A brilliant key technology for unbounded video transmission
Videos now account for over half of the world's total data traffic on the internet – and there are no signs of this trend leveling out. Germans too now see Internet-based video transmission as a normal part of their everyday lives they wouldn't want to be without. This was shown in a recent representative study1, commissioned by the Fraunhofer Heinrich Hertz Institute (HHI) to mark the nomination of the research team around Prof. Thomas Wiegand at HHI for the Deutscher Zukunftspreis (German Future Award) given by the President of Germany. The team were nominated for their work on the H.264/MPEG-4-AVC video compression standard which now figures in over one billion end devices across the world.
Over half of those surveyed stated that regular viewing of videos on the internet was part of their everyday lives, something they now take for granted. 52 percent of respondents watched at least one video a week on the internet, while 39 percent watched one to three videos a week, and 13 percent viewed a video every single day. When it comes to the "digital natives" group – the generation that grew up with the internet – a significant 29 percent of them said that they couldn't imagine what a day would be like without video streaming.
In a trend that cuts across all income groups and levels of education, Germans' viewing preferences are mainly for short entertaining videos of the kind shown on YouTube and Facebook. In second place came documentaries and news programs of the type streamed by media libraries. Long gone by are the days when the older generation used television as the sole source of their news: no less than 48 percent of the over 60s age group said they watched video-over-internet to keep up to date with current events.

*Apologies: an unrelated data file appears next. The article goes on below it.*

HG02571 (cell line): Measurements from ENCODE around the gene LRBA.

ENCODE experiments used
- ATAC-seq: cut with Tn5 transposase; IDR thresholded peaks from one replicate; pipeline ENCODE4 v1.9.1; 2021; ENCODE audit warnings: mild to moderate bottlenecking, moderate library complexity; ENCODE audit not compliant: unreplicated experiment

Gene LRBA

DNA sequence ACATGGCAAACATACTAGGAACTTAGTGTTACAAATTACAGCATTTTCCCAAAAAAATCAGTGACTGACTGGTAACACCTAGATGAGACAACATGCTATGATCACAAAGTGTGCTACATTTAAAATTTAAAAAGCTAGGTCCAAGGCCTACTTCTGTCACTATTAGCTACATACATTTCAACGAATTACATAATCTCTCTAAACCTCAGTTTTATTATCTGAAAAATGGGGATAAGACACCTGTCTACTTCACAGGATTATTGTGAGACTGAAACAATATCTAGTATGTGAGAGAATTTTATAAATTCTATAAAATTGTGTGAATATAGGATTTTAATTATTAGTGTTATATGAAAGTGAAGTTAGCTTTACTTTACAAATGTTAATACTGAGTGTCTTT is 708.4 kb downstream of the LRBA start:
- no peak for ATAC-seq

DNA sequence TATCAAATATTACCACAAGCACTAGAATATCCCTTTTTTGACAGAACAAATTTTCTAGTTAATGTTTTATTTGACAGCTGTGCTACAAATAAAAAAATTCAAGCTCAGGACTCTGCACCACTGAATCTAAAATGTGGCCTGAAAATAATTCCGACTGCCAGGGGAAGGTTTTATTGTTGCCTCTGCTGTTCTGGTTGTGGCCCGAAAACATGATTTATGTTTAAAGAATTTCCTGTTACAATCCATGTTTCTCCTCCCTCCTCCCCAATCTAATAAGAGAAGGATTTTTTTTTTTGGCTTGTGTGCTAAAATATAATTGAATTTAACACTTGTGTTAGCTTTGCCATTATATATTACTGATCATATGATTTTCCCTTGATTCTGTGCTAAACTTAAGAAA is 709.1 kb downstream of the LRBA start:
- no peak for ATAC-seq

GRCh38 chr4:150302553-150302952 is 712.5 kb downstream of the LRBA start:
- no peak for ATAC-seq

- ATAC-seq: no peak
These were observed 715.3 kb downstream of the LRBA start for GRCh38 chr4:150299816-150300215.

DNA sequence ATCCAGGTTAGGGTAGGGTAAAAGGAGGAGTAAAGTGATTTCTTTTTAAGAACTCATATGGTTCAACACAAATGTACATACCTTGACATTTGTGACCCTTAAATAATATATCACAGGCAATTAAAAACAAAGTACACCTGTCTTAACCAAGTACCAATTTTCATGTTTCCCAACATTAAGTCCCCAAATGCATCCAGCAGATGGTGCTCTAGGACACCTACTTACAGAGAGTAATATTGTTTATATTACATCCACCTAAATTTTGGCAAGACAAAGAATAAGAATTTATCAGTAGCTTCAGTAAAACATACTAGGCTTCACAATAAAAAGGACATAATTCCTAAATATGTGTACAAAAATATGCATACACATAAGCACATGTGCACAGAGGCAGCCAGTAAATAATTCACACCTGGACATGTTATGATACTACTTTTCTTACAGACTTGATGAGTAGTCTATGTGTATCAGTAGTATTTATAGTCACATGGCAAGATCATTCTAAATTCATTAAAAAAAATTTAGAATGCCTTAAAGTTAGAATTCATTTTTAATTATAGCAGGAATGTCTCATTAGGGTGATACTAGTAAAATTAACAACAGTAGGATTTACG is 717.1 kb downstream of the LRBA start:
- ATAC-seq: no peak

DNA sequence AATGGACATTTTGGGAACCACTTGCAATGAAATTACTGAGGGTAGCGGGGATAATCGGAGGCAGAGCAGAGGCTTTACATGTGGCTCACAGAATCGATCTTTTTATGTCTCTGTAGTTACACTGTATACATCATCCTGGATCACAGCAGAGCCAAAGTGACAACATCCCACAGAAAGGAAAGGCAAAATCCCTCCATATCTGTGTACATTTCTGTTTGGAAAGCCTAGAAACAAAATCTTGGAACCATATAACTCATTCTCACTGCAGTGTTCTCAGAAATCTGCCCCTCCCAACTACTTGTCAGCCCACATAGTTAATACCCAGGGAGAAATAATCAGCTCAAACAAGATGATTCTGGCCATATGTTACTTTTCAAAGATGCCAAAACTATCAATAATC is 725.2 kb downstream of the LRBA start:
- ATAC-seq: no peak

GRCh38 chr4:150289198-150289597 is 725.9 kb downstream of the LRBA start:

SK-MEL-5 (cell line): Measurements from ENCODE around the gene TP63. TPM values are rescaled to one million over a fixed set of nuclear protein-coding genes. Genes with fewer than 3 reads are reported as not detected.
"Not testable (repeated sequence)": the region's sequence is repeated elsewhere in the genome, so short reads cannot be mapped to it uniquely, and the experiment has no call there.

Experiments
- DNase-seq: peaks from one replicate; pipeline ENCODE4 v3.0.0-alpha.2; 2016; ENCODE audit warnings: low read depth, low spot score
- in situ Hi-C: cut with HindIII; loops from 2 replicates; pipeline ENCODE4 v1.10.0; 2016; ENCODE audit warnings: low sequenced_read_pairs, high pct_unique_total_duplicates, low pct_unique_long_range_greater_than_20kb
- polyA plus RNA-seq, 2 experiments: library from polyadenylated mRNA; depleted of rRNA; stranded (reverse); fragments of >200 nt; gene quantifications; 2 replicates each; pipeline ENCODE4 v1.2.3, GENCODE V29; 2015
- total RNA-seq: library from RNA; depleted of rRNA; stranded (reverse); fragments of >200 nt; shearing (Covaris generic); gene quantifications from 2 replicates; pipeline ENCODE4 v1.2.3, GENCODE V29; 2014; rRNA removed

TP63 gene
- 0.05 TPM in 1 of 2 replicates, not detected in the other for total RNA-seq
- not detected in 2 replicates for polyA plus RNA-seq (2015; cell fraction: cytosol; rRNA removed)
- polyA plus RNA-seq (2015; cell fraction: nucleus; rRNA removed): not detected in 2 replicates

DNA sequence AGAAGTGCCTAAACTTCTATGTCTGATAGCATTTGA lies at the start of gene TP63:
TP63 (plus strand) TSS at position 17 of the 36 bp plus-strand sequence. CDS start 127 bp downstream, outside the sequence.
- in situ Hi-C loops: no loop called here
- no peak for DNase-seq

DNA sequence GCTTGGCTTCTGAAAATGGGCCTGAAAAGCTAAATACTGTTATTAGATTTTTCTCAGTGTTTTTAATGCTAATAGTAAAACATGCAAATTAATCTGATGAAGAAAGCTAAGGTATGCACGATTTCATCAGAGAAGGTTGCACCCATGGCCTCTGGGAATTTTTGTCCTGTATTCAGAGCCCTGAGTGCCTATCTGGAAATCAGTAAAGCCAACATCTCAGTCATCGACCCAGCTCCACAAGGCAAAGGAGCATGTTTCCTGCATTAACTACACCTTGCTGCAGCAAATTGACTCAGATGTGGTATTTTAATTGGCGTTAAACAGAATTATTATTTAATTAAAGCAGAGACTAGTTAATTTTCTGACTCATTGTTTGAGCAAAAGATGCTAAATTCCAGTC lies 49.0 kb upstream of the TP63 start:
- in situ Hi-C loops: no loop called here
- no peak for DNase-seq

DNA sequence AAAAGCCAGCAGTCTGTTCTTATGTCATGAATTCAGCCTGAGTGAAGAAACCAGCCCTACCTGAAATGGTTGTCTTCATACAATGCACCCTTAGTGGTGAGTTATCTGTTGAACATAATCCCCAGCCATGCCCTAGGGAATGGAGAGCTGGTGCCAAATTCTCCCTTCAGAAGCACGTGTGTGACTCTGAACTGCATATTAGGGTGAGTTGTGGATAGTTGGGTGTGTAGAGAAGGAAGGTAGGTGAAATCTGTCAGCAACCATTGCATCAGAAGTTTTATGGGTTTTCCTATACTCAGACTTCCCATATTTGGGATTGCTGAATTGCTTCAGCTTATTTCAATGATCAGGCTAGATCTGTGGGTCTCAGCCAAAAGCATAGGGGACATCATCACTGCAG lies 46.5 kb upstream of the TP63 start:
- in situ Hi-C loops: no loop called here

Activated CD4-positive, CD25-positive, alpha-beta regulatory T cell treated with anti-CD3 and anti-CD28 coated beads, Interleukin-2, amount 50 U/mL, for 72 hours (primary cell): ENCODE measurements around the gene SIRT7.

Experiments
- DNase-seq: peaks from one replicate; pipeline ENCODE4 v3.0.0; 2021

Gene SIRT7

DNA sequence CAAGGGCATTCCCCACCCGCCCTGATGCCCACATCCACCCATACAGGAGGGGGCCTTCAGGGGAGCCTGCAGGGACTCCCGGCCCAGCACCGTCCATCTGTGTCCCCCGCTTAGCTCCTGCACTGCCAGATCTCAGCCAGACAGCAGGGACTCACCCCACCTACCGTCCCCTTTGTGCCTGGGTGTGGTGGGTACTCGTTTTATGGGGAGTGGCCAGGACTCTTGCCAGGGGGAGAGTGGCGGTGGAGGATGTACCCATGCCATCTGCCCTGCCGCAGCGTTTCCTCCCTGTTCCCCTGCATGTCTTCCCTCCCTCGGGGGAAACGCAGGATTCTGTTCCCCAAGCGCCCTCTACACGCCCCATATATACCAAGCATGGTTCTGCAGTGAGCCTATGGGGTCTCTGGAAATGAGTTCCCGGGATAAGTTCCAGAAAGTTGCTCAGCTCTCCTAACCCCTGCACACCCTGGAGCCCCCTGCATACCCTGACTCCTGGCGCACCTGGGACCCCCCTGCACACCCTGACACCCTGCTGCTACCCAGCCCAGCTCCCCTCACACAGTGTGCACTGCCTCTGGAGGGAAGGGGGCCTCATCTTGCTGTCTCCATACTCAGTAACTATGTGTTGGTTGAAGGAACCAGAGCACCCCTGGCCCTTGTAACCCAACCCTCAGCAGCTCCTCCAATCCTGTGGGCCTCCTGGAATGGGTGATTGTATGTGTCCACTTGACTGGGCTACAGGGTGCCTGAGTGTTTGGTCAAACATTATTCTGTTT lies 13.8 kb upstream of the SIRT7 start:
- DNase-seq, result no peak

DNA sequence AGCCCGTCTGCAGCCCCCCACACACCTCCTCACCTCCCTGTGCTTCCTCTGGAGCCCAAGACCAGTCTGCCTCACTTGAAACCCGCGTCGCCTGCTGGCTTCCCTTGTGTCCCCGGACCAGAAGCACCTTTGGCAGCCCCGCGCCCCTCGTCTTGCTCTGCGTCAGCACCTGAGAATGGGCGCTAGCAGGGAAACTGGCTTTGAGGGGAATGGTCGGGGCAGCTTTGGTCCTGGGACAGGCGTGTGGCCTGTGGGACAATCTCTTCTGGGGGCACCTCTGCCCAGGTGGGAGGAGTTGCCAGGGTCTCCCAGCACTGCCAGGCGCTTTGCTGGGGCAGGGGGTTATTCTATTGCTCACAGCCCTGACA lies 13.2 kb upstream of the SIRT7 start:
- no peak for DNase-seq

Over 80 percent of all respondents thought that video streaming was also an important social factor
The high speed of video transmission was considered as another important factor. The survey showed that 81 percent of respondents consider that, apart from the private uses they make of it, video-streaming is highly relevant to society as a whole. Over half of Germans (52 percent) see its primary role as contributing to better networking through video telephony and video chat – in their private and professional lives. In second place comes the political role played by internet videos: events of major political impact can be flashed round the world at lightening speeds, and thus lend a political and social dimension to the pure technical development of video-streaming. One in ten respondents was aware of the key social role video streaming plays in the service sector: modern applications like recent developments in telemedicine and telelearning can be used around the world and are already bringing about radical changes that will transform the face of medicine and education.
Video Compression Standard H.264/MPEG4-AVC: a brilliant key technology for billions of users
Without the revolutionary key technology H.264/MPEG4-AVC, high-speed video transmission on the internet, and the global spread of video-streaming it has given rise to would be simply unthinkable. The innovative video compression standard H.264/MPEG4-AVC is a standardized technique for compressing data volume in transmission of video (video streaming) in the internet. Data from a variety of sources – such as cameras, computers or Blu-Ray Discs – can be compressed during internet transmission and fully restored for playback on a broad array of end devices with no loss of quality. The compression method enables not just internet transmission but a huge range of other applications as well including high definition TV, 3D TV, movies on demand, videos on the web, Blu-Ray, video conferencing, and video-based security and medical technology.
The Deutscher Zukunftspreis award will be presented by the German President on 28 November in Berlin.
1 Commissioned by the Fraunhofer Heinrich Hertz Institute (HHI), the survey was carried out by GfK SE, Germany's largest market research institute, in the period from 8-13 November 2012. The representative survey group was composed of 1,045 private online users (male and female) from the age of 14 upwards in the Federal Republic of Germany. The overall population count is approx. 47,413,000 persons (Germans and EU-nationals).